The number of pro-China vloggers, podcasters and social media personalities has increased in recent years. Another Shenzhen-based YouTube channel, run by British father-son duo Lee and Oli Barrett, gained 100,000 subscribers in 11 months, mainly posting videos debunking Western media “lies” and showing life in China in a positive light.

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Li Xing, a professor of international relations at Aalborg University in Denmark, said he frequently watched these pro-China content creators because they often showed what life was like on the ground, giving first-hand knowledge of the country.

The Chinese-born scholar said Beijing’s decision to highlight Dumbrill lay in the Canadian’s “symbolic value” as a foreigner criticising his own government and its allies’ policies towards China. “If you don’t believe your own country’s citizens then who will you believe? That’s what China is thinking when showing these videos,” he said.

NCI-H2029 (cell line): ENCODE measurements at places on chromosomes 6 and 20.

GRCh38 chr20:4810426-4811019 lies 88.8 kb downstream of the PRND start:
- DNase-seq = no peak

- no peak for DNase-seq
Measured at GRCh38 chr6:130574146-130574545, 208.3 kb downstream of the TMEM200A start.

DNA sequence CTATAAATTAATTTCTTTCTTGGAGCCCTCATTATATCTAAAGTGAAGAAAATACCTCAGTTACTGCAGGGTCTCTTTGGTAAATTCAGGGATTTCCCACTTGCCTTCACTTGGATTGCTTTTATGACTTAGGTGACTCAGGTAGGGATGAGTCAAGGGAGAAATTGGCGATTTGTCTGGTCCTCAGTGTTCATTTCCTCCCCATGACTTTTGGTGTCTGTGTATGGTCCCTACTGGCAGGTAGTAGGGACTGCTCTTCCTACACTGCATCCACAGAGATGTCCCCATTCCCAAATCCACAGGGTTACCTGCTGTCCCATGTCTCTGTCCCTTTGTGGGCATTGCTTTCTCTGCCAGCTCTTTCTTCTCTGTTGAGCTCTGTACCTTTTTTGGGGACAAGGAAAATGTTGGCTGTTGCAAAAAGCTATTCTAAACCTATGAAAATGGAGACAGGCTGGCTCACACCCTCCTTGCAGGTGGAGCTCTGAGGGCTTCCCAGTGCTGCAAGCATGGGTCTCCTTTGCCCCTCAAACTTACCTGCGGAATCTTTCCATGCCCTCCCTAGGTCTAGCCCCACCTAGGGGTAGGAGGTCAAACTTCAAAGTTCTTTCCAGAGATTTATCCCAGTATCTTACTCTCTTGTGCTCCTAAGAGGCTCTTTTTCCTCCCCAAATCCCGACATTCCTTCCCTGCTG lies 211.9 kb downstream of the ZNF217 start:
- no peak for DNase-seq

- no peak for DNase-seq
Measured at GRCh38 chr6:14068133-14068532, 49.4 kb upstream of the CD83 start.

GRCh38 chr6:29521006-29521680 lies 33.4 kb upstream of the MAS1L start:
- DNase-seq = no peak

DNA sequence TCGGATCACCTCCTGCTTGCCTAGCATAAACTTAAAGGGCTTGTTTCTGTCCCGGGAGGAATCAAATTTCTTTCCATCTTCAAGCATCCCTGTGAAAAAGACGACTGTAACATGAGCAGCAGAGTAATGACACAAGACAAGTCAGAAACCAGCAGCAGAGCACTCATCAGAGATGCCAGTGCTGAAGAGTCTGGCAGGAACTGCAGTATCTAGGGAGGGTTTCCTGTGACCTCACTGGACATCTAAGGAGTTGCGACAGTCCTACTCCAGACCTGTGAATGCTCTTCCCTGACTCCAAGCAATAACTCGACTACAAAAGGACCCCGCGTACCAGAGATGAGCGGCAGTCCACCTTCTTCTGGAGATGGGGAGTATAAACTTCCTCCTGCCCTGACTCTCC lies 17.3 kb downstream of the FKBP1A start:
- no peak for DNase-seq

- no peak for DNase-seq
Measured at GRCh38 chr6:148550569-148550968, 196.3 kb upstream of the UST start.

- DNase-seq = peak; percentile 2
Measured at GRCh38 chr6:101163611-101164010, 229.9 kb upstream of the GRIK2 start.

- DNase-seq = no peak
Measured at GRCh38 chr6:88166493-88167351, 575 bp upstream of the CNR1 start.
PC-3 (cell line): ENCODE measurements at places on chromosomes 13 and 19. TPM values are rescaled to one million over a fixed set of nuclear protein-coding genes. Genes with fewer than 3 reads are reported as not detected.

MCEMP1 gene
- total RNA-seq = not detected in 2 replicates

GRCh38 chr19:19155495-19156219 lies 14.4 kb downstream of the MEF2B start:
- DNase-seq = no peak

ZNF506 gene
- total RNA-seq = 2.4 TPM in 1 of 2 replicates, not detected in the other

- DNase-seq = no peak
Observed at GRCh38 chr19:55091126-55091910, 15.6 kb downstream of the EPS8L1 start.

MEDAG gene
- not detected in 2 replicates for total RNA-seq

Li said the impact of Dumbrill’s argument was in what he called the one-sidedness of Western media reports on Xinjiang, illustrated by his own experience with the Danish journalists who frequently approached him for comment on China-related issues. “Whenever I tell Danish journalists that there is no genocide in Xinjiang they just stop contacting me.”

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While Li said he was critical of some Chinese government policies – such as its strict controls on speech and press freedoms – he believed ascribing the label of “genocide” to actions that in the past had affected Han Chinese, such as re-education through labour, did not reflect the complex relationship between Uygur Muslims and the state.

Li highlighted the Uygurs’ exemption from the one-child policy and affirmative action in university entrance examinations as a few examples of how China could not be perpetuating genocide. Li said Dumbrill’s arguments reflected just how much Beijing distrusted foreign criticism.

“While there are people in China who think there are problems in the way China has handled Xinjiang, the moment they hear the BBC say there is ‘genocide’ happening, they become so angry that they lose all will to criticise the Chinese government.”